Meet the Robinsons Movie Review
Cast & Crew
Director : Stephen J. Anderson
Producer : Dorothy McKim
Screenwriter : Jon Bernstein, Michelle Bochner,
Now that they're all one company, I'm not sure what the future holds for Disney's in-house animation studio, but Meet the Robinsons will probably be the best thing it ever produces, no matter what happens at this point. But that's not damning with faint praise: Meet the Robinsons is really a great film that I unilaterally recommend.
Based on a children's book from William Joyce, the story tells us of an orphan named Lewis who's far more interested in inventing crazy things than playing baseball with other kids. Sadly, his inventions never work right, and various mishaps have conspired to keep him unadopted on the eve of his 13th birthday. Lewis decides to create a machine that can recall lost memories (so he can track down the mother who gave him up), but his science fair unveiling ends with the predictable room full of chaos.
Then things get really nutty: An evil genius (well, not so much a genius) from the future arrives to abscond with the invention, as does a young boy named Wilbur Robinson, who brings Lewis with him back to the future. Here, the adventure continues, with Lewis meeting Wilbur's eccentric family, and battling the evil "bowler hat guy" who stole his experiment. (One of the best villains ever, he keeps his master plan in a unicorn-logo binder.) Eventually he'll discover the meaning of all of this and what it all has to do with him.
For a kiddie flick, it's actually a complex little film, with shades of Back to the Future and The Matrix running throughout. However the movie never feels derivative. By keeping things light and avoiding such concerns as what could happen when you meet your future/past self, Meet the Robinsons remains a pretty feathery adventure. And yet, surprisingly, the movie has plenty of depth that will resonate with grown-ups. Robinsons humor is far more intelligent than the juvenile puns of, say, Finding Nemo: A T-Rex bemoaning his "giant head and little arms" -- in subtitles -- is a highlight, as are crooning frogs that are subtly revealed to be gangsters, complete with a dark suits, a Cadillac, and a tire iron in the trunk. More importantly, its messages about failure being a learning experience (and something to be celebrated) and the importance of a good support network put most animated movies to shame. I was actually touched by Lewis's emotional journey while being thrilled by the film's actual adventure. And to think... this movie might actually get kids interested in science.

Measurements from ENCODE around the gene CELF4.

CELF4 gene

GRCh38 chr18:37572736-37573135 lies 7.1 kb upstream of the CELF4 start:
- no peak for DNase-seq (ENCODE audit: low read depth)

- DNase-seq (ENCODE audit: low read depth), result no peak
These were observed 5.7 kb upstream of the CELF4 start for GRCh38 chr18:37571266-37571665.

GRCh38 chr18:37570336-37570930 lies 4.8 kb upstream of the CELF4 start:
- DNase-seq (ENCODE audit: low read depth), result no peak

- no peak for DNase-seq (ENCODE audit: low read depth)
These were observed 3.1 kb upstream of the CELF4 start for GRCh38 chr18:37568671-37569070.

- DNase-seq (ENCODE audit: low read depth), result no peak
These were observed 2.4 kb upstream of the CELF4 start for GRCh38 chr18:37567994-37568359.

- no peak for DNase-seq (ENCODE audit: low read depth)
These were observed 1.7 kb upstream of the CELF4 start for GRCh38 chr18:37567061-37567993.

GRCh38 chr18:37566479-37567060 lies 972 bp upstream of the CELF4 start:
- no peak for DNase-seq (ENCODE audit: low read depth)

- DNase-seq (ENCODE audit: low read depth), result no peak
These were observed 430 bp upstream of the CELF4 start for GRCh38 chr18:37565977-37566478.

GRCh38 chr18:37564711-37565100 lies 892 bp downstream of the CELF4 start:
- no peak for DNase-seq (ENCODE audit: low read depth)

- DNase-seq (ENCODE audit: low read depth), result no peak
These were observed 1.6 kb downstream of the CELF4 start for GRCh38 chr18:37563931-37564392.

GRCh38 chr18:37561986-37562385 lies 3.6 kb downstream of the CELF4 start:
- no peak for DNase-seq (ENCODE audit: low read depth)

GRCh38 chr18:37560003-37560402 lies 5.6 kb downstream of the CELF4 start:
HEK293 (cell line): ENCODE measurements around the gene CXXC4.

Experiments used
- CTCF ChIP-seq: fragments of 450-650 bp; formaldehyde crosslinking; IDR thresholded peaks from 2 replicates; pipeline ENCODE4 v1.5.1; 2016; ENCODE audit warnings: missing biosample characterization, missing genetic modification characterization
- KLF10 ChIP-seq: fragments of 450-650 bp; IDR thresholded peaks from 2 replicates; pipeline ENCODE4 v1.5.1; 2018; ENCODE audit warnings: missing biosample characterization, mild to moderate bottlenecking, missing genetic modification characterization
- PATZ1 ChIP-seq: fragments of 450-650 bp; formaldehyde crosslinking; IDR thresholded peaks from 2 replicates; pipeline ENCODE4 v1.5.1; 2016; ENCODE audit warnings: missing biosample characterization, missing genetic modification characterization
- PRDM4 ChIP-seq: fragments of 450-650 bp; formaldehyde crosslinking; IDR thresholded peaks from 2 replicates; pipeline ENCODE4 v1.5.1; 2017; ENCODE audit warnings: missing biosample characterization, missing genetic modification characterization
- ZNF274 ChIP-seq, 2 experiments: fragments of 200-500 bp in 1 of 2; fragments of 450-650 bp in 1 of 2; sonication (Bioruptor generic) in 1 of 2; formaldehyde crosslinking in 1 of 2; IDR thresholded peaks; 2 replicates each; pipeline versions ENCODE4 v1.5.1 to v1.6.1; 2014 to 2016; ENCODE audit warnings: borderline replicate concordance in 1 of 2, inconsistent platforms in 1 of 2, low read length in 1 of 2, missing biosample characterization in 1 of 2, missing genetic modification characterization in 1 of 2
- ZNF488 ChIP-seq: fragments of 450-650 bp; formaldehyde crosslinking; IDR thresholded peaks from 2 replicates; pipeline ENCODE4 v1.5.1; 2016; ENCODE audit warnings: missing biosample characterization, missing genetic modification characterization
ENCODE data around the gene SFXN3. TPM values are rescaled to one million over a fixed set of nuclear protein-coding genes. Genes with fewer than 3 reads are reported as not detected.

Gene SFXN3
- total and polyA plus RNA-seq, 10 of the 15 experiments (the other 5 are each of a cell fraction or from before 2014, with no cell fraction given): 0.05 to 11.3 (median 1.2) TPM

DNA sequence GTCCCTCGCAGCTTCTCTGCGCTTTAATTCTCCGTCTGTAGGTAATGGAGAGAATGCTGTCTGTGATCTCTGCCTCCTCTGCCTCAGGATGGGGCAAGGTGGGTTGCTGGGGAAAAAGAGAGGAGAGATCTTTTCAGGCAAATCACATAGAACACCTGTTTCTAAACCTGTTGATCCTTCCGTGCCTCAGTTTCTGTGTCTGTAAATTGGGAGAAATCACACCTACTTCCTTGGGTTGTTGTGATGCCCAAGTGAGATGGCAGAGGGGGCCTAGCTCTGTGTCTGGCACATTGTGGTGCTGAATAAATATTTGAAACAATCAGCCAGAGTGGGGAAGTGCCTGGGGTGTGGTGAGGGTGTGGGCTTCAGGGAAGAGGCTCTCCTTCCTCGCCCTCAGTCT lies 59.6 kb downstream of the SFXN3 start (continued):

My focus on the film's few non-human characters shouldn't make you think the movie is replete with talking beasts cracking wise. Wilbur's extended family stands in for the usual movie sidekicks, and for the most part they're (animated) flesh and blood. That said, the future is obviously a weird place -- and a curvy, '50s-inflected, pastel-colored utopia -- so giant octopi and lanky robots are par for the course. And while the film might very well have been better off without the surfeit of excess characters that parade throughout the movie's second act, it would be hard to imagine Meet the Robinsons without, well, the Robinsons.
Technically speaking, the movie is crisply animated and pretty to look at. It doesn't push any CGI boundaries, instead settling into a hyperrealistic cartoony style, which works just fine here. That said, you'll see plenty of fine detail in Lewis's spiky hair and myriad places where you can get lost in the futuristic eye candy. I also had the luxury of seeing the film in Disney Digital 3D (it'll be on about 600 screens in this format) and was extremely impressed with its effectiveness. Frankly I can't imagine seeing the movie in regular 2D now.
The celebrity voices are kept to a minimum, and all the major characters are nobodies. Adam West, Tom Selleck, and Laurie Metcalf have a few lines each in smallish roles. Otherwise, director Stephen J. Anderson, with his first non-direct-to-video feature, does an impressive job keeping the focus on the story and the grand adventure. Did Pixar really do a script touchup, as rumored, to keep the movie from bogging down? If so, that just might be the best $7 billion anyone's ever spent.
Behold, the future of television.
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